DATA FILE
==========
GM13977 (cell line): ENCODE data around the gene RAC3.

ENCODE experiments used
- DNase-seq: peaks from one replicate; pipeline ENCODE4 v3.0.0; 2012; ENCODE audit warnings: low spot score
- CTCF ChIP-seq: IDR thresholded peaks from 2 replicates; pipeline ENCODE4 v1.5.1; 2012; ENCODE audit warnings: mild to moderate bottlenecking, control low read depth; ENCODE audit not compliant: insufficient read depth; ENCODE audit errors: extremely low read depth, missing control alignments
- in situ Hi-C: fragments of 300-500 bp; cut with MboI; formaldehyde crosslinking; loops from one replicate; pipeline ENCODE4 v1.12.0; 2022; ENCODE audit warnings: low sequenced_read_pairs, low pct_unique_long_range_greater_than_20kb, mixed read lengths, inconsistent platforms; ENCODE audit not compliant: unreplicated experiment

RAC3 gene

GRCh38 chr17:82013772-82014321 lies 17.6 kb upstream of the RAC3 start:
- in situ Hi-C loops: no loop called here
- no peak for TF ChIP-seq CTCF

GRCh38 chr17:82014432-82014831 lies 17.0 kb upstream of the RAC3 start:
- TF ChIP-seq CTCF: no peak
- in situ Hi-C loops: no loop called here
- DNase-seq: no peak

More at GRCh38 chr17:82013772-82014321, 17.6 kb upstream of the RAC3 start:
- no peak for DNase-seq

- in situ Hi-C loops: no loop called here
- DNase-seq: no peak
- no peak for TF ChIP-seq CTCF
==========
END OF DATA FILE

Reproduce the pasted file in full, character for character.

GM13977 (cell line): ENCODE data around the gene RAC3.

ENCODE experiments used
- DNase-seq: peaks from one replicate; pipeline ENCODE4 v3.0.0; 2012; ENCODE audit warnings: low spot score
- CTCF ChIP-seq: IDR thresholded peaks from 2 replicates; pipeline ENCODE4 v1.5.1; 2012; ENCODE audit warnings: mild to moderate bottlenecking, control low read depth; ENCODE audit not compliant: insufficient read depth; ENCODE audit errors: extremely low read depth, missing control alignments
- in situ Hi-C: fragments of 300-500 bp; cut with MboI; formaldehyde crosslinking; loops from one replicate; pipeline ENCODE4 v1.12.0; 2022; ENCODE audit warnings: low sequenced_read_pairs, low pct_unique_long_range_greater_than_20kb, mixed read lengths, inconsistent platforms; ENCODE audit not compliant: unreplicated experiment

RAC3 gene

GRCh38 chr17:82013772-82014321 lies 17.6 kb upstream of the RAC3 start:
- in situ Hi-C loops: no loop called here
- no peak for TF ChIP-seq CTCF

GRCh38 chr17:82014432-82014831 lies 17.0 kb upstream of the RAC3 start:
- TF ChIP-seq CTCF: no peak
- in situ Hi-C loops: no loop called here
- DNase-seq: no peak

More at GRCh38 chr17:82013772-82014321, 17.6 kb upstream of the RAC3 start:
- no peak for DNase-seq

- in situ Hi-C loops: no loop called here
- DNase-seq: no peak
- no peak for TF ChIP-seq CTCF